Microsoft Teams Up With SpaceX
It wasn't even a month ago when we wrote about Microsoft's announcement that it would venture outside of Earth to outer space in pursuit of the next big cloud computing opportunity.
Microsoft introduced Azure Orbital, which enables satellite operators to communicate with and control their satellites, process data and scale operations within Microsoft Azure. The launch of Azure Orbital puts Microsoft in direct competition with Amazon's AWS Ground Station, which offers similar capabilities and was launched nearly two years ago.
Microsoft expanded on its space initiative yesterday with the launch of Azure Space while also announcing a partnership with Elon Musk's SpaceX. Through the partnership with SpaceX, Microsoft will connect its Azure Orbital to SpaceX's Starlink satellites to provide high-speed, low-latency satellite broadband for the Azure Modular Datacenter (MDC).
The MDC is built for customers who work in remote areas that may not have reliable power or infrastructure and need cloud computing capabilities. The two companies have been testing the software to link the two services together over the last few months.
"We have brought together a team of renowned space industry veterans to work alongside our world-class product engineers and scientists to build cloud capabilities that meet the unique needs of space," Azure Global Corporate Vice President Tom Keane wrote in a blog post. "Our innovation areas include simulating space missions, discovering insights from satellite data, and fueling innovation both on the ground and in orbit."
As for the MDC, Microsoft says they are "in early use with defense and private sector organizations." Microsoft says the product could be ideal for areas such as military needs, humanitarian efforts, mobile command centers and mining.
"The collaboration that we're announcing today will allow us to work together to deliver new offerings for both the public and the private sector to deliver connectivity through Starlink for use on Azure," SpaceX president and COO Gwynne Shotwell said.
With Microsoft and Amazon now conducting their own space race and the sector getting more attention as of late, yesterday may have been a warning sign as Virgin Galactic gave up its gains after well-known short seller Jim Chanos had to clarify that he was joking about talking "positively" about space-related stocks.
Google hit with antitrust lawsuit. The U.S. Department of Justice has filed a long-anticipated antitrust lawsuit against Google for illegal monopolization of search and advertising markets. The lawsuit is one of the largest antitrust lawsuits ever undertaken by the DOJ. "Countless advertisers must pay a toll to Google's search advertising and general search text advertising monopolies," the suit says. "American consumers are forced to accept Google's policies, privacy practices, and use of personal data; and new companies with innovative business models cannot emerge from Google's long shadow."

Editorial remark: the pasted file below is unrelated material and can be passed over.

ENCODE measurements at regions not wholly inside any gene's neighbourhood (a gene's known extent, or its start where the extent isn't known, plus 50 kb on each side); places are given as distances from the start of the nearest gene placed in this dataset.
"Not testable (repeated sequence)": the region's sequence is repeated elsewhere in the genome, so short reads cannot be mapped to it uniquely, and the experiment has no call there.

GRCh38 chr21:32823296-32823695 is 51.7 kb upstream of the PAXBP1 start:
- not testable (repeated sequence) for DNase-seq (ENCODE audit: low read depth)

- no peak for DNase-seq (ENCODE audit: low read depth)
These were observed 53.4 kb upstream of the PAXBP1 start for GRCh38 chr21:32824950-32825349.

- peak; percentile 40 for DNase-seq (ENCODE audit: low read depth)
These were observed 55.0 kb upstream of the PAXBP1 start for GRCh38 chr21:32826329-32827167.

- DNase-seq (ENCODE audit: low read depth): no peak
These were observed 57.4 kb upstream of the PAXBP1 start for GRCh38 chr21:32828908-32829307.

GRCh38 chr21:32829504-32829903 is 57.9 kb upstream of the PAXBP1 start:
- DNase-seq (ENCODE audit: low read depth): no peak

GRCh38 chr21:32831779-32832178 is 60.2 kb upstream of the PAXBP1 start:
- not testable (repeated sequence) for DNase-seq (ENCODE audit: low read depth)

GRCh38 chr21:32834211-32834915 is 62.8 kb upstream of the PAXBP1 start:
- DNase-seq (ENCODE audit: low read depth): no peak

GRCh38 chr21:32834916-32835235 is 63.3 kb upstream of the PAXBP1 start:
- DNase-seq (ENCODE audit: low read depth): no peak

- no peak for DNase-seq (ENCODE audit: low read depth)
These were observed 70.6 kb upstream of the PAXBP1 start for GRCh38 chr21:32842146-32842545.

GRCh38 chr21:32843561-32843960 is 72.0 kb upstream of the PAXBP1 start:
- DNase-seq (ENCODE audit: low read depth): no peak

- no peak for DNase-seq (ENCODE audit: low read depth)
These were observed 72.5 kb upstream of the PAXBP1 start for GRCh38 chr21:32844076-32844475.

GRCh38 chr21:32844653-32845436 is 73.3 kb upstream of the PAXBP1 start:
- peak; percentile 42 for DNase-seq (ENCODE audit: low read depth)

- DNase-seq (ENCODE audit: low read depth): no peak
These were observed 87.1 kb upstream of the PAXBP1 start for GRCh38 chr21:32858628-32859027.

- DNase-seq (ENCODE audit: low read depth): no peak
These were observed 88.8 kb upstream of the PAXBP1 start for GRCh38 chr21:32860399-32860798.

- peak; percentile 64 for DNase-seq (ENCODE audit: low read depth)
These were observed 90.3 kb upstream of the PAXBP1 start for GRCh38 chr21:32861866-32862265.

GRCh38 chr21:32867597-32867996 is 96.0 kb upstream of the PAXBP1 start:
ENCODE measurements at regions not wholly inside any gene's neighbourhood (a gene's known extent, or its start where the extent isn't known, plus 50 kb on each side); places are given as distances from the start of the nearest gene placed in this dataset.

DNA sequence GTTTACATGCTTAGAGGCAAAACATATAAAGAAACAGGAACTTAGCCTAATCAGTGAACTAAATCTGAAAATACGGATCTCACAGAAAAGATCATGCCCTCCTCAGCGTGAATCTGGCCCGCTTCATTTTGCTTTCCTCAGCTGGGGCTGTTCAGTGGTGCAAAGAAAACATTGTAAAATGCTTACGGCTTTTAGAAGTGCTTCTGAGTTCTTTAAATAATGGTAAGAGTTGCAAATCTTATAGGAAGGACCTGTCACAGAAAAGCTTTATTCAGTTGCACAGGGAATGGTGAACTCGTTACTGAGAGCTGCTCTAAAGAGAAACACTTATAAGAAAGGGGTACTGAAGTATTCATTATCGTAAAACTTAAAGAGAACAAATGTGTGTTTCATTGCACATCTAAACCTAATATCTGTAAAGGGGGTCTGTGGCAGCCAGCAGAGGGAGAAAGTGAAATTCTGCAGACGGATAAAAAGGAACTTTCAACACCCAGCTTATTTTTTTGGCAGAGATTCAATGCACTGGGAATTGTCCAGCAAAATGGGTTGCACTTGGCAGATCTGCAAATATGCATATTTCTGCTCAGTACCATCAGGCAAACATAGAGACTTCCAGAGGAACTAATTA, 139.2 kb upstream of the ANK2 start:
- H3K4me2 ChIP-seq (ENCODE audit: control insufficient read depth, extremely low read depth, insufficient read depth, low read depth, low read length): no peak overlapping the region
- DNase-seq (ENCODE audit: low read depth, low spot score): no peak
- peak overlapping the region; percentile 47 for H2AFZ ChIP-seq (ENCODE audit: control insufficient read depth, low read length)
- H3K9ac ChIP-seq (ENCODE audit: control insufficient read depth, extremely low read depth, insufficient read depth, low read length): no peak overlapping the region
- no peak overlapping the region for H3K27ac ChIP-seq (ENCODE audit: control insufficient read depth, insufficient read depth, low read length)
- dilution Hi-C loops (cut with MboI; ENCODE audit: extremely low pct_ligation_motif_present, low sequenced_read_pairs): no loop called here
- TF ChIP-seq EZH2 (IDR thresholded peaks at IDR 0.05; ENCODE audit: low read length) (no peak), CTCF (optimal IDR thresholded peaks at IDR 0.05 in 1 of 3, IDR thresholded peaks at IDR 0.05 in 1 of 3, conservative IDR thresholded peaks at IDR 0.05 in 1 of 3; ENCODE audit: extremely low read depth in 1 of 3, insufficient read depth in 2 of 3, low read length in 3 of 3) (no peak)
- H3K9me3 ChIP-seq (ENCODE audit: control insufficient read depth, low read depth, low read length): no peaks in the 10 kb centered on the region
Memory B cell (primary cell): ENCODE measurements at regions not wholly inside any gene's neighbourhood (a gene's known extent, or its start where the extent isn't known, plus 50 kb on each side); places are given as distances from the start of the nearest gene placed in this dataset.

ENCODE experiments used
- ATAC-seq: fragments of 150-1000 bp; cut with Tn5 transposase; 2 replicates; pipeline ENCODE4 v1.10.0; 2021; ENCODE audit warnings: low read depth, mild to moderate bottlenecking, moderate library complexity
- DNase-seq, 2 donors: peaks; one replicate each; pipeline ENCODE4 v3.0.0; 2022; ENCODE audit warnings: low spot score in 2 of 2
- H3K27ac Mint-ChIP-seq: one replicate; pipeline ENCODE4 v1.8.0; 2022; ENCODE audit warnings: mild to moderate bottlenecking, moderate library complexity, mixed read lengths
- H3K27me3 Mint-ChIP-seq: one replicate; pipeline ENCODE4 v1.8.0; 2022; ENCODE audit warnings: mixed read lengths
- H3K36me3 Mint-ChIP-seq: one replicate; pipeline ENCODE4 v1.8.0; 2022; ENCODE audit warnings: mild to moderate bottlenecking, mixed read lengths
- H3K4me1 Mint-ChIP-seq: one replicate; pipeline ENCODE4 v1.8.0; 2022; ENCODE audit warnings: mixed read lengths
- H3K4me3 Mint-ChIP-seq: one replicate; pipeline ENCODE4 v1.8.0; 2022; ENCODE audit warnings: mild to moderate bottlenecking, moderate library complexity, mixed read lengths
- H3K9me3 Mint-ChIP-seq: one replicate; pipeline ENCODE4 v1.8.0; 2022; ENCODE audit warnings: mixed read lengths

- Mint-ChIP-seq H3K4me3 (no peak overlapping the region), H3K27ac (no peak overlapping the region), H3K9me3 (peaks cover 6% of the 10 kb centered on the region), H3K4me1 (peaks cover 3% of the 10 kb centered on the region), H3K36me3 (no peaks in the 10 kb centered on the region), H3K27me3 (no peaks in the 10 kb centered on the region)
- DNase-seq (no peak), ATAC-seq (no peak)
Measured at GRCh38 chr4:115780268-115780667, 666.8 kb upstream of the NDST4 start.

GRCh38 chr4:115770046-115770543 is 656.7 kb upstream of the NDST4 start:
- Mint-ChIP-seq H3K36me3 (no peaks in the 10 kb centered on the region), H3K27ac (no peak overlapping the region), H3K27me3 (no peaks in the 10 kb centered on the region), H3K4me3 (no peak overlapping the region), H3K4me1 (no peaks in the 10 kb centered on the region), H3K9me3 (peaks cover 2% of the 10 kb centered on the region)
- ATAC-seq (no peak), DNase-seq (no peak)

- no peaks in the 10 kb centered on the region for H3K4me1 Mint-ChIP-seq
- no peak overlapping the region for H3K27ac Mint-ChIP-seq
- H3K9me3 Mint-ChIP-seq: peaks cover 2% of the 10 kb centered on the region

Intel sells NAND business. Intel is selling its NAND memory chip and storage business to South Korea's SK Hynix for $9 billion. Intel is holding on to its "Optane" business which produces more advanced memory products. As part of the deal Intel will sell a manufacturing site in the Chinese city of Dalian. The deal, which is expected to be approved next year, would make SK Hynix the world's second-largest producer of NAND flash memory chips after Samsung Electronics. Intel said it will use the funds to invest in artificial intelligence and 5G technologies.
Walmart's ad business is growing. Walmart's in-house advertising business, Walmart Media Group, is reportedly nearing $1 billion in sales this year, which would be more than double the amount brought in last year. "One thing we do at Walmart Media Group is make sure that the advertising we’re placing is additive to the customer experience, that we’re not just throwing ads on anything anywhere, that we’re really strategic," Walmart spokesperson Molly Blakeman said.
AMC again warns of bankruptcy. For the second time in a week, AMC has warned investors that it may have to file for bankruptcy as the company runs out of cash. AMC also disclosed a stock offering to sell 15 million shares. "We will require significant amounts of additional liquidity and there is substantial doubt about our ability to continue as a going concern for a reasonable period of time; holders of our Class A common stock could suffer a total loss of their investment," AMC said in the filing.
Travis Kalanick is gobbling up real estate. Uber co-founder and former CEO Travis Kalanick's new startup CloudKitchens has spent more than $130 million buying real estate across nearly two dozen cities. CloudKitchens has acquired more than 40 properties over the last two years as it hopes to build out a network of food-prep spaces for restaurants to fulfill delivery orders. Kalanick started the company after leaving Uber and subsequently received a $400 million investment from Saudi Arabia's Public Investment Fund.